KISS’s Tommy Thayer: “Other Versions of KISS are Possible” After the End of the Road World Tour – 2022

Tommy Thayer: Here’s an interview I did in Japan recently for Roppongi Rocks.

You can read the entire interview @ this location. An excerpt from the conversation has been provided below.

What form will KISS take after the “End of the Road World Tour” ends?

Tommy Thayer:

“KISS itself will not go away. It shouldn’t and wouldn’t because it is such an iconic, important band and brand. The music and imagery are very timeless, as you know. It’s not gonna stop. Sometimes people get the impression that the touring is ending, that somehow KISS is over. If there is any band that can continue for a long time into the future, it’s KISS. I don’t know specifically what’s gonna happen. But undoubtedly there’s going to be business and different opportunities with KISS moving forward.”

Do you think there could be one-off gigs?

“I think that’s possible. I think anything’s possible. Certainly, with technology, going into the future there are all kinds of possibilities as far as virtual type stuff. Even other versions of KISS are possible. Even if that would have to be done a certain way. But it can be done. Anything’s possible. It just has to be done in the right way. There are all kinds of different things. The KISS logo licensing and merchandising. I think that somehow, there has to be some activity to keep the thing going and being relevant and that sort of thing. There’s a lot of possibilities.”

What about your future plans apart from KISS? You now know that touring will wind down. Will we see a Black ‘N Blue reunion?

“The touring part is winding down. But remember that I have been involved with KISS going back way before that. I have been working in the organization for 30-plus years. I have known Gene and Paul both for more than 35 years. Anyway, maybe there’s a role or place for me in their organization moving forward. I really don’t know any specifics on that. But certainly, if the business continues, as it will, I might be involved with that because I am very well-versed and very knowledgeable. I know KISS inside out! Not Black ‘N Blue. Black ‘N Blue had its time. Those guys still do a few things with the band, Jaime and Patrick. But, not that, I don’t think I am going to be playing in another band, necessarily. It doesn’t really appeal to me. Once you’re doing this, at this level of notoriety, there’s really nowhere to go in a lot of ways. Plus, as I get into my sixties, it’s not really something I want to pursue, touring and playing in a band. I was actually thinking in the 90s, or even before that after Black ‘N Blue, I was really thinking more business. Music business, entertainment business, management, production, even then, so I don’t think that will be it either. But maybe something music-oriented or entertainment-oriented.”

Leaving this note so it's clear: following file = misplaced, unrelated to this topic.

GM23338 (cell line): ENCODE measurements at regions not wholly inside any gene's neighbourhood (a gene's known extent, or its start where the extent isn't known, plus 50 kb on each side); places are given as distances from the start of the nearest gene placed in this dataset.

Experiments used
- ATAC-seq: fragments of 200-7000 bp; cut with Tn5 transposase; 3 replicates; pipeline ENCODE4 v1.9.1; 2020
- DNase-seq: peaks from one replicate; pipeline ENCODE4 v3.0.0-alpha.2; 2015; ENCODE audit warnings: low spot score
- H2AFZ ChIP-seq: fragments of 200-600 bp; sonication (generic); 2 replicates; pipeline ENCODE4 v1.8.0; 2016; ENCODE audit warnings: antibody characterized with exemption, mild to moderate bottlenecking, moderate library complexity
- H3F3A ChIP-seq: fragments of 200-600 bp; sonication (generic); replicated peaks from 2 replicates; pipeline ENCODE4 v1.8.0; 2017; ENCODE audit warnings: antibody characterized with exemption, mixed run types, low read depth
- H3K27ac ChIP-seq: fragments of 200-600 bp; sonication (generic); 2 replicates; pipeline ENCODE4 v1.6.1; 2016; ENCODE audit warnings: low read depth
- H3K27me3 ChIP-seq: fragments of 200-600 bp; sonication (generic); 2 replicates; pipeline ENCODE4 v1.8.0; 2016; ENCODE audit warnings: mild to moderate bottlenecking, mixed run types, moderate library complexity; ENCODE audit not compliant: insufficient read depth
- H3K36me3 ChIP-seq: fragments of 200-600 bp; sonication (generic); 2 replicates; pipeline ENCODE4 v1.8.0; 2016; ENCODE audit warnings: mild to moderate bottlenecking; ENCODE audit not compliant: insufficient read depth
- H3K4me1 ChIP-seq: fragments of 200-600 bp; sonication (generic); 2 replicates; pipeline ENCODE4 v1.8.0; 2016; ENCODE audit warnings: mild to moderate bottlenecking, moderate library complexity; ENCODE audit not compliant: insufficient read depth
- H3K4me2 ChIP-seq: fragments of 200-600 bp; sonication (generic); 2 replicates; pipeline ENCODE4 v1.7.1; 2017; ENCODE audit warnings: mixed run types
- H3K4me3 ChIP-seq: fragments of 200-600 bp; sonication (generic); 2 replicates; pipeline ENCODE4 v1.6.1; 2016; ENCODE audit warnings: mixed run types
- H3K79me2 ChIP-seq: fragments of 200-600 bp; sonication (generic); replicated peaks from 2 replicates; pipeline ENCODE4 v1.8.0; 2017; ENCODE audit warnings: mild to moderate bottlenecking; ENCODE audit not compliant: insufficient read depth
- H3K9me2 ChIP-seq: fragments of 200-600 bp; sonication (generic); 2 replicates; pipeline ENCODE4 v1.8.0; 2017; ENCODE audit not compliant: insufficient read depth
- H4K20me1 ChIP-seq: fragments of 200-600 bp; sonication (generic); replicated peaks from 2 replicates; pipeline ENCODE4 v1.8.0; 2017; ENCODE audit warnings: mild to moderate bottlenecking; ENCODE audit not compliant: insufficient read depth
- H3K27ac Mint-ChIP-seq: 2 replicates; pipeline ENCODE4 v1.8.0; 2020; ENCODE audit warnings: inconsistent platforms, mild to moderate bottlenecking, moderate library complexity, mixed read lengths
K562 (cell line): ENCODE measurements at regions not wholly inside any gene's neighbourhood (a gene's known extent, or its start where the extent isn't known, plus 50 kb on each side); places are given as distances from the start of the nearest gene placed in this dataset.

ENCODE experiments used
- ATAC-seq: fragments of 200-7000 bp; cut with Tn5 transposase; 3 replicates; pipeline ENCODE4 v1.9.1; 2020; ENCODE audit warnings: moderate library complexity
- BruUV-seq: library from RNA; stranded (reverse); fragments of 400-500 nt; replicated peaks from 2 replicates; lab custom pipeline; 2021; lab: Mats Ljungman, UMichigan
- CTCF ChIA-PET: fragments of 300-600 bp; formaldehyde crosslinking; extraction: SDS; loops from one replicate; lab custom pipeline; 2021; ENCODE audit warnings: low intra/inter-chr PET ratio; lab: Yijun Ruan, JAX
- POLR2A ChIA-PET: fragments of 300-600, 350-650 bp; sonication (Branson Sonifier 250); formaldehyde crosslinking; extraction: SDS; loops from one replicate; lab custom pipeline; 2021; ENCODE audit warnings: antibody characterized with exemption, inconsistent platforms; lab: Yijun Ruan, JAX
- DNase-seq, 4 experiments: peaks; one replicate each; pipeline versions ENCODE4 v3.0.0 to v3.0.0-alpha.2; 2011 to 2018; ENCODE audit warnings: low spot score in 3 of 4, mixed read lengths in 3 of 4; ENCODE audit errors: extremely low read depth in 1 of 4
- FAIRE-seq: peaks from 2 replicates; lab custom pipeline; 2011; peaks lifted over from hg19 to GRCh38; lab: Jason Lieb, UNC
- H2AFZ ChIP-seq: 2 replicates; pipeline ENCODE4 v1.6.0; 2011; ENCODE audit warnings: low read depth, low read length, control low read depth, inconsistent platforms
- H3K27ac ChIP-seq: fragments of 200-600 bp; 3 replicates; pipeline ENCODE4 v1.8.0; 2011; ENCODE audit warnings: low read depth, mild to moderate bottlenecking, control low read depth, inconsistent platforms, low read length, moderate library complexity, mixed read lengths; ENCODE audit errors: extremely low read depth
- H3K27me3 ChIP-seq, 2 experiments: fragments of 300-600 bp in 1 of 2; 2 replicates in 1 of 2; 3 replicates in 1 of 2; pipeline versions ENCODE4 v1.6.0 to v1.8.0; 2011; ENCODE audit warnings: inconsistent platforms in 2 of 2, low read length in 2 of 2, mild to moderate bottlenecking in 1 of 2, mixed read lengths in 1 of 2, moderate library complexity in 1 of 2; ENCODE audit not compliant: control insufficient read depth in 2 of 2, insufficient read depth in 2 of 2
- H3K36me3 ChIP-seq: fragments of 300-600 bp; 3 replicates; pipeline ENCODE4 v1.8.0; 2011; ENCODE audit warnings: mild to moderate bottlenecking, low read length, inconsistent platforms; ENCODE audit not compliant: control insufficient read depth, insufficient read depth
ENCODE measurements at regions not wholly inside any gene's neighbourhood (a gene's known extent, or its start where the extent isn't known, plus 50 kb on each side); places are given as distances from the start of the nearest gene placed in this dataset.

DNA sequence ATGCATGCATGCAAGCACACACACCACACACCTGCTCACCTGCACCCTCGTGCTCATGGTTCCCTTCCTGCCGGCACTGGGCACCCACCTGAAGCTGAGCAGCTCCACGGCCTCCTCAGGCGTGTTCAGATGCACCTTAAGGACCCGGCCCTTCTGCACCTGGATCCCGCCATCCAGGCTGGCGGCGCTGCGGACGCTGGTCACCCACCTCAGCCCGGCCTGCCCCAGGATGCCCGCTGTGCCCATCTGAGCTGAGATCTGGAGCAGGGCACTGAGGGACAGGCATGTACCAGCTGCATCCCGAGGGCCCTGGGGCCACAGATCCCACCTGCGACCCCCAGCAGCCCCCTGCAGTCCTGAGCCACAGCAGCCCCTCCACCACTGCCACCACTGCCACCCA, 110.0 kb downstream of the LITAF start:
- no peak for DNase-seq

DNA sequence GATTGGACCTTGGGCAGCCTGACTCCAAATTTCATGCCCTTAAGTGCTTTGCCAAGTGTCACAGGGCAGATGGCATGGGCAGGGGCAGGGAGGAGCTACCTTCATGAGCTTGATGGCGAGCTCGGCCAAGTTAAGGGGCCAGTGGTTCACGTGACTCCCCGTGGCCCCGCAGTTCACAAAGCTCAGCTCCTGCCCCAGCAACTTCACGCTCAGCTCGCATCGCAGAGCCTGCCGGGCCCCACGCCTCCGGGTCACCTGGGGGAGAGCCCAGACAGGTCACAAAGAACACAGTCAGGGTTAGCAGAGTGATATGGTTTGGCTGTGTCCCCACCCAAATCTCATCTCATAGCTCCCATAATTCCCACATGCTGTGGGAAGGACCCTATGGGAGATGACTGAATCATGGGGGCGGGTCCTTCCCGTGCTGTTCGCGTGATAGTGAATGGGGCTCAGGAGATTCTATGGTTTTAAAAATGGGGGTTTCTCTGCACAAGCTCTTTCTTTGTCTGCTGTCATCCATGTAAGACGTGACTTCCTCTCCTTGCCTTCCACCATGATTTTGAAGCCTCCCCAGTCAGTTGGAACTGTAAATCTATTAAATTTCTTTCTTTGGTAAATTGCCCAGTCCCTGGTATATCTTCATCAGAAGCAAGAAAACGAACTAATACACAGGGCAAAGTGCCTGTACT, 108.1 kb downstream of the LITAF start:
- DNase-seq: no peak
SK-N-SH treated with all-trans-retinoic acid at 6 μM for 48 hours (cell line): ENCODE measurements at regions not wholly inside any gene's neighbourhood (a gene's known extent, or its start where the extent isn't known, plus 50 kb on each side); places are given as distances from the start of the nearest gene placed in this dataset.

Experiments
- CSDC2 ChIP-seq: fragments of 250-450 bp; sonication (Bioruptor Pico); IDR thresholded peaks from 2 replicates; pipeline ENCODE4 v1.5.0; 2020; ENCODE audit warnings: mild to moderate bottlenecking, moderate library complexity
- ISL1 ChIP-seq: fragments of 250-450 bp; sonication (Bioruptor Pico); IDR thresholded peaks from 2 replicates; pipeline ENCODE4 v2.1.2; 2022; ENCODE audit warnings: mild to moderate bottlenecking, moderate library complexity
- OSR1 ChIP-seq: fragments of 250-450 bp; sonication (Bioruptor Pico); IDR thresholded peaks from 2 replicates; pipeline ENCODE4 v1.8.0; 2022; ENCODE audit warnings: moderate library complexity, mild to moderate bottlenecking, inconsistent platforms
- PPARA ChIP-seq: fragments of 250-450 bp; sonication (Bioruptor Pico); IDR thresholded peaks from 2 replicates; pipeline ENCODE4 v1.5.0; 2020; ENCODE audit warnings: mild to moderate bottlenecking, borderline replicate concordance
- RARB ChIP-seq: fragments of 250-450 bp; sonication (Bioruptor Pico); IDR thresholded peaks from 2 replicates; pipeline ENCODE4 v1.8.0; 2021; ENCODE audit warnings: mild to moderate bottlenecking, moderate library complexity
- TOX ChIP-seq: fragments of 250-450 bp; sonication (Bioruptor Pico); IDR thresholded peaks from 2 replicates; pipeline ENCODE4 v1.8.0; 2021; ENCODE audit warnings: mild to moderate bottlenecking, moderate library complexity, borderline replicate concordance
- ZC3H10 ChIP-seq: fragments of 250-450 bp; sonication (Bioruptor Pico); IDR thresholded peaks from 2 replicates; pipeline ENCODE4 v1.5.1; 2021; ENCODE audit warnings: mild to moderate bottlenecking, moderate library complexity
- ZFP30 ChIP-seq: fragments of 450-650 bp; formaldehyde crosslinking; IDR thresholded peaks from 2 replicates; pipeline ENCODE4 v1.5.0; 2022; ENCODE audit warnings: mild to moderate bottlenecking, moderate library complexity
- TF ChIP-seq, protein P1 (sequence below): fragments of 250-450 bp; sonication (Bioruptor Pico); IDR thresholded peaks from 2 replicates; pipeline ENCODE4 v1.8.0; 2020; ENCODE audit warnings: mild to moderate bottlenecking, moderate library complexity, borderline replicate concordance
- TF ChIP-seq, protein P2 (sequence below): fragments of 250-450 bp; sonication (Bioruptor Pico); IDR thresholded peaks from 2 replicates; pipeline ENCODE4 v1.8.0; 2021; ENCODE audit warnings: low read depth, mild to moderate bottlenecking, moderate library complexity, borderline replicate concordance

Back in the 1980s when your band Black ‘N Blue opened for KISS, did you ever think that your association with KISS would still be going on 37 years later and that you would become the longest-serving lead guitarist of KISS?

“I know. In 1985, we opened for KISS on the ‘Asylum’ tour. We did about 24-25 dates in the US, as you know. I think at the time we were just such huge KISS fans we couldn’t believe we actually got this spot on the KISS tour. That was a dream come true, one of those ‘Pinch me, I can’t believe it’ things. We were so excited. We went out and did those shows and we got the opportunity to meet those guys, obviously. Gene first because he’s more outgoing and chatting us up backstage or at the soundcheck, the first couple of shows. Then I got to know Paul a little bit later because he is a little less approachable at the beginning. Certainly, I have known both of them a long time. And then Eric Carr and Bruce Kulick at the time. I never aspired, honestly, to be in KISS or thought that would even be a possibility. I really didn’t. Even when I started working for them behind the scenes before the Convention tour started and I started on KISStory. This is like ’94…’93-’94. I never aspired to be the guitar player of the band. I was really into pursuing the business side of music, production and management.”

The first KISS album you appeared on was “Hot in the Shade” in 1989.

“I did because I co-wrote two songs, ‘The Street Giveth and the Street Taketh Away’ and ‘Betrayed’. But it was funny after the record came out, ‘Hot in the Shade’, and I heard those tracks. I can still hear my guitar in there from the demo because that album was really all taking demos… You know, they were great quality demos and really just spiffing them up a little bit and putting them out. Which is fine because back then when you recorded demos, they were like the actual tracks almost anyway. Except some of them had drum machine and then Eric Carr came in and actually played the drums after the fact on some of those tunes. I know that the two tunes I co-wrote with Gene, Gene and I demoed those, and they sound almost exactly like they ended up on the album. But with Eric Carr playing the drums and then Bruce came in and did the guitar and I think he did the solos and stuff, but I still heard my guitar in there. So, technically, you’re right, that was the first KISS record that I appeared on guitar-wise.”

You can read the entire interview @ this location.